Max was among the 400 students present when Queens College first opened its doors in 1937. After graduating with a degree in physics, Max went to work for the United States Army on the Manhattan Project, conducting nuclear research in Los Alamos, New Mexico.
Building on their experiences as inventors of power equipment during the war, Max and his three brothers started Kepco, Inc. This internationally known company has been a mainstay of the Flushing business community ever since 1946.
Max was deeply devoted to the people of Queens, generously donating his time and resources to Flushing Hospital and Medical Center, the YMCA, the Queens Botanical Garden Society, Queens County Savings Bank, New York Community Bancorp, and many other organizations.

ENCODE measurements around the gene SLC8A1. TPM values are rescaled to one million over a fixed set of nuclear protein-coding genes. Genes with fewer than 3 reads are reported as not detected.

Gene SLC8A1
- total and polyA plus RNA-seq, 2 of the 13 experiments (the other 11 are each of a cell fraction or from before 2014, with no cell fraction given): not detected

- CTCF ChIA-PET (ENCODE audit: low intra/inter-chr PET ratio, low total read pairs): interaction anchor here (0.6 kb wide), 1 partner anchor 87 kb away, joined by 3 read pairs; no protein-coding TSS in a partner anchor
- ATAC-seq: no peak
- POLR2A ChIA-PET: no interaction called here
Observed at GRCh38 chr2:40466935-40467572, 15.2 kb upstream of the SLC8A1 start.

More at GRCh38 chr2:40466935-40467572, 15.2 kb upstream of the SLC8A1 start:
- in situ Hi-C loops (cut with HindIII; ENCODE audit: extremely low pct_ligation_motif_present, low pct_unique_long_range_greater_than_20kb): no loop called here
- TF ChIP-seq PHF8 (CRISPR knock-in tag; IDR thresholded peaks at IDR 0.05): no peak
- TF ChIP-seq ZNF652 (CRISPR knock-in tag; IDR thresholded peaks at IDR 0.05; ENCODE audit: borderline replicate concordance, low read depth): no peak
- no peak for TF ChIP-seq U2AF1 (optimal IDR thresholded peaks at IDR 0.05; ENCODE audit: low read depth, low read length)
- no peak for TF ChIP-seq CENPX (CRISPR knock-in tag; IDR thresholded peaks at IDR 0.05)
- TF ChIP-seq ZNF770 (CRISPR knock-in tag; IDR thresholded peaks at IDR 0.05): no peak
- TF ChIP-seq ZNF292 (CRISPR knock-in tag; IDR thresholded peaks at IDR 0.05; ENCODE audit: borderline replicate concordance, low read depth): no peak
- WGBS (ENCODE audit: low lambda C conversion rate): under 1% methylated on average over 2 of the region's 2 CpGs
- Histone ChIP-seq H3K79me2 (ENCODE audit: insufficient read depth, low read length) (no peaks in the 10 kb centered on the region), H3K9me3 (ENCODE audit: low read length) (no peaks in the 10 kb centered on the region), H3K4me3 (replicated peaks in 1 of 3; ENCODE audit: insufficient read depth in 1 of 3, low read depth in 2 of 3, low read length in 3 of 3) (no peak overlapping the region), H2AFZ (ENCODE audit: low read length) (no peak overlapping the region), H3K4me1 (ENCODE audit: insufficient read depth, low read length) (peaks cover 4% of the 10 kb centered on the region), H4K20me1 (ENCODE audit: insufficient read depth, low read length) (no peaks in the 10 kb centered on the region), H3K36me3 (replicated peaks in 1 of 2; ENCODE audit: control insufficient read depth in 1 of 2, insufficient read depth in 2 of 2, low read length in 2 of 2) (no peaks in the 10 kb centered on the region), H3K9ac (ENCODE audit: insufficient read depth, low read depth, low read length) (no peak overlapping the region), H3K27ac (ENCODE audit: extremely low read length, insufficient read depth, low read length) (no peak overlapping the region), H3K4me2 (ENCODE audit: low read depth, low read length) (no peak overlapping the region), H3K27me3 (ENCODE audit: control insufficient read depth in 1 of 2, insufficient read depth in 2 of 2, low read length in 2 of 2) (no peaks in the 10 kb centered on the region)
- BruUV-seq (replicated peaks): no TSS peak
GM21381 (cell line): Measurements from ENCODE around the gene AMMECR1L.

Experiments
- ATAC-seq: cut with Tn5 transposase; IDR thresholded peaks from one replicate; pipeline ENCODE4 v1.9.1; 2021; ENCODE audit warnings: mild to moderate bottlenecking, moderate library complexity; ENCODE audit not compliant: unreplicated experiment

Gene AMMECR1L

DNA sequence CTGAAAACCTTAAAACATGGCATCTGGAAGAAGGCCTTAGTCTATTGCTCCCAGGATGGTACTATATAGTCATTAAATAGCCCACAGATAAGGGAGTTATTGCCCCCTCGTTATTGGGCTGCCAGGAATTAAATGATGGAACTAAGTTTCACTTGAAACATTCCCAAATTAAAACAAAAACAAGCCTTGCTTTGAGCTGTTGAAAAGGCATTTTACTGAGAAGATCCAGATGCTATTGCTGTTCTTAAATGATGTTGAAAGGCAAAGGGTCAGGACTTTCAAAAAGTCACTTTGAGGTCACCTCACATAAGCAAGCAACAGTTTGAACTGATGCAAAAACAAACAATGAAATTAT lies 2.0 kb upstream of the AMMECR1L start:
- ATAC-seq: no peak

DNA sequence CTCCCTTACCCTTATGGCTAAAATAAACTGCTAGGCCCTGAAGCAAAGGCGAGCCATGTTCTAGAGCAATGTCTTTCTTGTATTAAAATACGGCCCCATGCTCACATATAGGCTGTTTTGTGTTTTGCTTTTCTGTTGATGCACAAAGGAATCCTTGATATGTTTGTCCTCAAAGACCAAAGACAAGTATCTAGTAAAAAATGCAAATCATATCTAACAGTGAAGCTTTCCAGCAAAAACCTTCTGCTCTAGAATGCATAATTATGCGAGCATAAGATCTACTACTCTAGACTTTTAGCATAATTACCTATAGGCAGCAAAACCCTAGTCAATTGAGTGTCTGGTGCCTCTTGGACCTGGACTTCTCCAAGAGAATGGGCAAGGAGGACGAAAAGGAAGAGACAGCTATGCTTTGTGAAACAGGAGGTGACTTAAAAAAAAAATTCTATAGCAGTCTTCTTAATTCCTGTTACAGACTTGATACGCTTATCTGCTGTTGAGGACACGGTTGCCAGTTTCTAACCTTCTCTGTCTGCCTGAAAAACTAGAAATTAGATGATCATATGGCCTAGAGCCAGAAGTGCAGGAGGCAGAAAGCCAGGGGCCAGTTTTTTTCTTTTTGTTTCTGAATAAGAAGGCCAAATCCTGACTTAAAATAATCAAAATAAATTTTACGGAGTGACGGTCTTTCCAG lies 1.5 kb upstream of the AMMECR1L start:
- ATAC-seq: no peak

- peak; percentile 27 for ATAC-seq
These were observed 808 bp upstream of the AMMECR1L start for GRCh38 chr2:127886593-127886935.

The Queens College family has long been aware of Max’s many achievements and generosity. He was a dynamic presence on campus, serving for many years as president of the Colden Center Board and as co-chair of the Development Committee of the Kupferberg Center. His family’s transformational gift was instrumental in revitalizing the arts at Queens College, making the campus the cultural epicenter of Queens.
Max received an honorary degree from Queens College and was named our Alumnus of the Year. He was also the recipient of our Q Award, which goes to those special people we would most like our students to emulate, people who embody our college’s motto, Discimus ut serviamus: We Learn So that We May Serve. In 2006, in appreciation for his generosity and exemplary service to the college, Colden Center was renamed the Selma and Max Kupferberg Center for the Visual and Performing Arts.
Max’s wife, Selma, predeceased him. He is survived by a daughter, Rhoda, and a son, Saul, who serves on the Queens College Foundation Board and chairs the Kupferberg Center for the Arts Advisory Board. Funeral services will be held on Friday, January 6, at 11 AM at Sinai Chapels, 162-05 Horace Harding Expressway, Fresh Meadows.
We extend our heartfelt condolences to his beloved family. Max’s passion for education and the arts remains an enduring inspiration to his Queens College community.